I figured I’d start Blogging Under the Stars 2012 off with a movie that’s been on my “To Watch” list for a long time now.  Now that I’ve finally seen it, I can safely say that I wish I had seen Red River sooner.  I certainly never thought John Wayne was a bad actor, but his performance in this really blew me away.  His acting in the scene where Tom meets with Tess is definitely my favorite scene of any John Wayne movie that I’ve seen.  Red River was also the first film Montgomery Clift made.  Costarring with someone like John Wayne for your first movie has got to be pretty daunting task, but Clift managed to really hold his own against Wayne.  There were plenty of exciting moments to keep me entertained,  like the stampede scene and the scene where Tom makes his way into Albilene to have his match with Matt.  Overall, I was very impressed with it and that’s a big compliment coming from someone who isn’t too fond of Westerns.

Lonelyhearts (1958)

Adam White (Montgomery Clift) is an aspiring news writer looking to get his foot in the door any way he can.  Luckily for him, he befriends Florence Shrike (Myrna Loy), who is married to Bill Shrike (Robert Ryan), editor for The Chronicle.  She introduces Adam to Bill at a restaurant one night and Bill has Adam sort of audition for a job on the spot.  Bill jerks Adam around for a little bit, but in the end, tells Adam to drop by the Chronicle offices because there may be a place for him.  Adam is thrilled and runs off to tell his girlfriend Justy (Dolores Hart)  the good news and of course, she is thrilled for him.  When Adam arrives at the Chronicle offices the next day, the wind gets taken out of his sails a little bit when he finds out the job is writing the Miss Lonelyhearts advice column.  He knows that he’s all wrong for the job, but agrees to take it because he so badly wants to start his career.

Some of the other reporters like to make fun of the letters people send into the Miss Lonelyhearts column, but Adam is much more compassionate.  People keep telling Adam to just give cold, thoughtless answers, but he thinks they deserve better than that.  Justy advises him to do his best, but not to take it too seriously.  He starts spending more and more time at work, trying to help these people the best he can.  This takes him away from Justy, but she wants to be supportive.  Growing frustrated, he sees Bill in a restaurant one night and asks for a new column.  Bill tells him that it’s either Miss Lonelyhearts or nothing.  But their conversation is overheard by Fay Doyle (Maureen Stapleton), who has written into the column.  Bill and Adam frequently get into arguments over the nature of the people who write in, and one day Bill suggests calling up some of the letter writers and finding out what they’re like first hand.  Adam takes Bill up on this suggestion and by pure chance, dials up Fay Doyle.  The two of them arrange to meet up so Fay can tell him more about her problems.  When they meet and Fay tells Adam all about how her husband Pat had lied to her about how he got a major injury and how it’s left her desperate for affection.  Adam is truly moved by her story, but knows that he’s completely unfit to truly help her with her problems.  Fay had also been hoping that he was looking to have an affair with her, but is disappointed when she finds out he isn’t.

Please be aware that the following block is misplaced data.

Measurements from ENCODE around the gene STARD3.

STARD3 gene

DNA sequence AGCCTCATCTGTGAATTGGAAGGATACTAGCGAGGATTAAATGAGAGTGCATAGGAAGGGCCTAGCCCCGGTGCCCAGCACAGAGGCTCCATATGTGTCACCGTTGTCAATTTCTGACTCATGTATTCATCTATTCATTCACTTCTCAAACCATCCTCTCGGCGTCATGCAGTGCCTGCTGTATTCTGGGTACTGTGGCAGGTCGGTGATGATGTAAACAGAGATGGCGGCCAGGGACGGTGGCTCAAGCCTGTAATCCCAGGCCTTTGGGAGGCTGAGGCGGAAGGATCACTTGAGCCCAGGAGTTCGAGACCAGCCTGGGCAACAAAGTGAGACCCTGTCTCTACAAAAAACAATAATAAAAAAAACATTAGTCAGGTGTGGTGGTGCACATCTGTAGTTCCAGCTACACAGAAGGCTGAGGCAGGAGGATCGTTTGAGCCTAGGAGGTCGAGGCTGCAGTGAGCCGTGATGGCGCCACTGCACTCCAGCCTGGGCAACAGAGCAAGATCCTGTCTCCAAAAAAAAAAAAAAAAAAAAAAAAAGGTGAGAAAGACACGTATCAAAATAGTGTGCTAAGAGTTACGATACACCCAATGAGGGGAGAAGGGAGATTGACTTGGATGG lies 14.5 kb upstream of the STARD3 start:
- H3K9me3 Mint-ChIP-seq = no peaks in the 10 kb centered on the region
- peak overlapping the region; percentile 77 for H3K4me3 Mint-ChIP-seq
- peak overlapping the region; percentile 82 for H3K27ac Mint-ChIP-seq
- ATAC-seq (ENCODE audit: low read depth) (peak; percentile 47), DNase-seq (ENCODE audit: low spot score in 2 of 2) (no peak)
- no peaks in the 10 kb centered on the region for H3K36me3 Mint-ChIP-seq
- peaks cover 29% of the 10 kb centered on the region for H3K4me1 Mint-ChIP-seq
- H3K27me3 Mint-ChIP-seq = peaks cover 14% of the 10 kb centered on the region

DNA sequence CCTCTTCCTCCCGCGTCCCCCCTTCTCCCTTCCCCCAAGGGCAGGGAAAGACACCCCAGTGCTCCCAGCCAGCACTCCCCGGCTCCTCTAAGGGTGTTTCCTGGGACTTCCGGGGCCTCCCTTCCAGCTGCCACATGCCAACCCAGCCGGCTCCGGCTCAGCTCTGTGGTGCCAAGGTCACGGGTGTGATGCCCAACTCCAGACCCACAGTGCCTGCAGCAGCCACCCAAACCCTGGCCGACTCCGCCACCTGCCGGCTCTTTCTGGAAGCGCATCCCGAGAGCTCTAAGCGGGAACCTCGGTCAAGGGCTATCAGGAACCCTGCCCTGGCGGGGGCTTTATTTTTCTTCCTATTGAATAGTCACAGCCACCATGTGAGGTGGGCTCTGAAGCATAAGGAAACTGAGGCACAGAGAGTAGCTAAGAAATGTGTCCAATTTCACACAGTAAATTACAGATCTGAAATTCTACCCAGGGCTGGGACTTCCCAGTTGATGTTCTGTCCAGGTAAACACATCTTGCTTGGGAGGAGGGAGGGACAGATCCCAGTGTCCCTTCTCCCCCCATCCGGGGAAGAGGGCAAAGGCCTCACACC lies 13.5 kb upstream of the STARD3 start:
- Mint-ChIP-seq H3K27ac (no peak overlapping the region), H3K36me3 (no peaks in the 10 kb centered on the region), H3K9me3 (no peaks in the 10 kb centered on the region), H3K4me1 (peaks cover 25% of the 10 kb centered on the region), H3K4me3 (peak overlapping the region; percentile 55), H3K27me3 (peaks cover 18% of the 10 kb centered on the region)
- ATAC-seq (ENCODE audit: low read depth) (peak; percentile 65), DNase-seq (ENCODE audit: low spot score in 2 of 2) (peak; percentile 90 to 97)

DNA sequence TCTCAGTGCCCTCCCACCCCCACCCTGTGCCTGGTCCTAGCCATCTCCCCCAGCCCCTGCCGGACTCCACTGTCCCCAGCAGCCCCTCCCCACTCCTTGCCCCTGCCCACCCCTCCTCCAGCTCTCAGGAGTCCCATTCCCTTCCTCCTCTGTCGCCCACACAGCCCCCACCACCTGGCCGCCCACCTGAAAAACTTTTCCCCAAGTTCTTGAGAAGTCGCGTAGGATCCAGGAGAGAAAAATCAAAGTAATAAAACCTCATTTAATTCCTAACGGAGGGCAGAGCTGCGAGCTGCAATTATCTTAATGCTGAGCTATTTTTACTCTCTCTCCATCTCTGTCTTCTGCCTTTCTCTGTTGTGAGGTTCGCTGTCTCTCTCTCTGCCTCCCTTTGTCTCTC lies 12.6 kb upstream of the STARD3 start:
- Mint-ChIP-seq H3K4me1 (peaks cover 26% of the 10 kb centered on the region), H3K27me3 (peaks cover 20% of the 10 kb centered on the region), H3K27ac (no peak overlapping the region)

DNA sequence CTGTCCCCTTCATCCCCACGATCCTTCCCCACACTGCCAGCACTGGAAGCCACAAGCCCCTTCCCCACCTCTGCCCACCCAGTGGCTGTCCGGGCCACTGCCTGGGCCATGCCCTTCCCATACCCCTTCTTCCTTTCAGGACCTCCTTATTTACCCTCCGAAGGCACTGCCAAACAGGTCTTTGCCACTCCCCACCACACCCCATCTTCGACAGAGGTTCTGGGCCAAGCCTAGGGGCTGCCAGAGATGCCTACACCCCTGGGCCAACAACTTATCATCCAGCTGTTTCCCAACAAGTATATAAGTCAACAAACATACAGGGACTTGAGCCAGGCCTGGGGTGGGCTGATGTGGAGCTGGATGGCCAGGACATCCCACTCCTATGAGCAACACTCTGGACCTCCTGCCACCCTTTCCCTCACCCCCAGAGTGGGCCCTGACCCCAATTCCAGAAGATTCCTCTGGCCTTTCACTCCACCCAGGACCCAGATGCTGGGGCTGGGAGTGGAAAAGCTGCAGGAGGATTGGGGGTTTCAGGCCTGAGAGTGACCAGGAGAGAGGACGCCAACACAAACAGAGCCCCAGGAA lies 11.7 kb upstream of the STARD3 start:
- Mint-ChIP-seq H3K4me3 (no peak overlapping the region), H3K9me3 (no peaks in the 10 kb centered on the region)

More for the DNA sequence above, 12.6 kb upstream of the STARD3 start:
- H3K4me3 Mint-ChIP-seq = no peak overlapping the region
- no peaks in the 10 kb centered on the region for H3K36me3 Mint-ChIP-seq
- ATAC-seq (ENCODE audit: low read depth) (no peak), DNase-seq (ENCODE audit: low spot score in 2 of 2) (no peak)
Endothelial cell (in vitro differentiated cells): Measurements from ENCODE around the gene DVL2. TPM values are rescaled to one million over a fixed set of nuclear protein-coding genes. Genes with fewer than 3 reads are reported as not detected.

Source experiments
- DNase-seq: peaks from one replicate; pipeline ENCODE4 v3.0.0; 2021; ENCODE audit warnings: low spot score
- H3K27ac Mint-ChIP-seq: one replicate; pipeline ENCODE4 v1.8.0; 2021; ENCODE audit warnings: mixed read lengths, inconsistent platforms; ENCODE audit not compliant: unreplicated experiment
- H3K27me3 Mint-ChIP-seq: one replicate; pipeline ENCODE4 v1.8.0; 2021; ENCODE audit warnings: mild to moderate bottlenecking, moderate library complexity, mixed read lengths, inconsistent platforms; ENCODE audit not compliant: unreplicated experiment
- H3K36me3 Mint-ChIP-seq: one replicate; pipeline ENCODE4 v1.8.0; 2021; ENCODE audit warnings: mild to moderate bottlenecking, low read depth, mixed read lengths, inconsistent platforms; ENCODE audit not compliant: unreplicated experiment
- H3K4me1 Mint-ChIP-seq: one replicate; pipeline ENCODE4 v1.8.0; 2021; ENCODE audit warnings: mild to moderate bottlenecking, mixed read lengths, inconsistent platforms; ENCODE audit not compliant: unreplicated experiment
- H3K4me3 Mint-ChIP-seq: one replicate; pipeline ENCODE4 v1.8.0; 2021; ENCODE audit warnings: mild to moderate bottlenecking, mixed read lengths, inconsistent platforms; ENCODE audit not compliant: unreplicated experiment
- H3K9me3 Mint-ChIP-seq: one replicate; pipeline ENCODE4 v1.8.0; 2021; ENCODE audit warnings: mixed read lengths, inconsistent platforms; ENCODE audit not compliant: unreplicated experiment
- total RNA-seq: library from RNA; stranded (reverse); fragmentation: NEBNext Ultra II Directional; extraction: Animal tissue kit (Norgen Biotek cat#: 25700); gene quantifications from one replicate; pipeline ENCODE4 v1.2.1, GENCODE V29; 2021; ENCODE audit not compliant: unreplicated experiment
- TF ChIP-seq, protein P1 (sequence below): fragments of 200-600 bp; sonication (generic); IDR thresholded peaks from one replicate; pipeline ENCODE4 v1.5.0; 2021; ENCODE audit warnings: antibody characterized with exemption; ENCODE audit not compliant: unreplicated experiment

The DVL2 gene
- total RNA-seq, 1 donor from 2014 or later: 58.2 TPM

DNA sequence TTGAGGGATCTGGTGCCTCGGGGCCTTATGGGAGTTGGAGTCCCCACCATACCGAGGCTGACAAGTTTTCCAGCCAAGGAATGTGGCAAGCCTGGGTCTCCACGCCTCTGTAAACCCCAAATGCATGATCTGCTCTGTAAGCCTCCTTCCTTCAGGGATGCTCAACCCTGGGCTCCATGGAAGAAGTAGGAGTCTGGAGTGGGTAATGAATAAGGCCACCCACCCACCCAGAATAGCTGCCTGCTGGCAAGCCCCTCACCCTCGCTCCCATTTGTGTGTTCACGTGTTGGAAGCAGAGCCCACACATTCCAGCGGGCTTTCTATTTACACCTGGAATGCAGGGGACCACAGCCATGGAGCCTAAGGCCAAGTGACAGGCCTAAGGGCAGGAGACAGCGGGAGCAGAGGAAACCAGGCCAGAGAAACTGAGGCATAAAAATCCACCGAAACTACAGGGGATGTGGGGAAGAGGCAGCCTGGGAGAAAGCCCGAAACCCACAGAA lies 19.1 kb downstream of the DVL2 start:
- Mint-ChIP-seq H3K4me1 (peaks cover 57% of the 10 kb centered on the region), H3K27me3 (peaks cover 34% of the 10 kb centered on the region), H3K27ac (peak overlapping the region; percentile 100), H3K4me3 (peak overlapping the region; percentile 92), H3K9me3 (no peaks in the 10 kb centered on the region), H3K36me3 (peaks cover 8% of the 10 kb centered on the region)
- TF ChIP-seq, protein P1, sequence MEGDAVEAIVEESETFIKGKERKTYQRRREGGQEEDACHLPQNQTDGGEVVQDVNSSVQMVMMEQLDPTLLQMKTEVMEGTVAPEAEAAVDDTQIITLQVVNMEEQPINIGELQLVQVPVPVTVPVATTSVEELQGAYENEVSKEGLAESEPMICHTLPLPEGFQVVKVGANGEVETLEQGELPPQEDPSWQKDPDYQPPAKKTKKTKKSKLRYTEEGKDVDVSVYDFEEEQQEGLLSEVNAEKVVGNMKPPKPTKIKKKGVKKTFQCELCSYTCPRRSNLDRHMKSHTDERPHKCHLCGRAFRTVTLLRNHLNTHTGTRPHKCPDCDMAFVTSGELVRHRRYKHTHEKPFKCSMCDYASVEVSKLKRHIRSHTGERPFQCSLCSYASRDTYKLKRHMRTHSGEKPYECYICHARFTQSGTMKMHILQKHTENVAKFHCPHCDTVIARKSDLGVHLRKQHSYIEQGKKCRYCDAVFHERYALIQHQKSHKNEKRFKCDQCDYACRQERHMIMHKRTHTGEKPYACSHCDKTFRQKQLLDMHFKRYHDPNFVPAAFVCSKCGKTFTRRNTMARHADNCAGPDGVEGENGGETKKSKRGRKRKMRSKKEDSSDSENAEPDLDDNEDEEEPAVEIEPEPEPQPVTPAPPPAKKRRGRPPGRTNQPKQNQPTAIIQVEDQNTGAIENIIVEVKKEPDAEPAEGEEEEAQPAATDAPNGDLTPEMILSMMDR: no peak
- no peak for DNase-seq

The whole incident drives Adam to drink, something he never normally does.  When he stops into a bar, he runs into none other than Pat.  Pat knows Adam works for the Chronicle, but not that he writes the Miss Lonelyhearts column and asks him to get back the letter Fay had sent in.  Adam manages to get away from Pat, but then finds himself at a party for a fellow Chronicle reporter.  The other reporters start mocking the Miss Lonelyhearts column again and Adam gets into a fist fight.  Once he sobers up, he realizes that this job is destroying his life and decides to quit the paper and leave town.  He’d like Justy to come with him and tries to repair their damaged relationship.  After thinking it over, Justy decides to go with him and meets up with him at the Chronicle, where Adam is saying goodbye to the other reporters.  But their happy reunion is interrupted by Pat barging in with a gun, looking for the person Fay has been talking to.  Adam is able to defuse the situation and before he leaves, a softened up Bill even asks him to stay with the Chronicle.  But Adam realizes that it’s time for him to move on with his life.  Not only did Adam learn some valuable lessons from his time at the Chronicle, he unwittingly managed to teach Bill a few things about life, too.

I had a really hard time getting interested in Lonelyhearts.  I feel like this had the potential to be a far more interesting movie than it ended up being.  I know it was based on the play “Miss Lonelyhearts,” but I’ve never seen the play so I don’t know if something was lost in translation here or what.  First of all, I think Montgomery Clift was a little bit old for his part.  Adam was supposed to be a young, aspiring writer, but at the time this was made, Montgomery Clift was 38 years old.  Even though he was slightly miscast, his performance wasn’t bad so I can forgive the age issue a little bit.  Actually, all the performances were pretty decent, it’s just that they didn’t have the greatest material to work with.  Maureen Stapleton gave the most notable performance in the movie, as evidenced by her Academy Award nomination for Best Supporting Actress.  Other than that, I thought the movie moved along very slowly.  There was a good story at the heart of this, but the movie could have greatly benefited from some rewrites and some tweaking here and there.

My Top 100, 80-71

It’s Friday again, which means it’s time to count down ten more of my favorite movies!  All I really have to say about this bunch of movies is that almost all of my favorite types of movies are represented here.  Silents, musicals, foreign, film noir, drama, comedy, they’re all there.  The only way this week’s bunch could be more ‘me’ is if I had worked in some offbeat B-movie in there somewhere.  Now, onto number 80…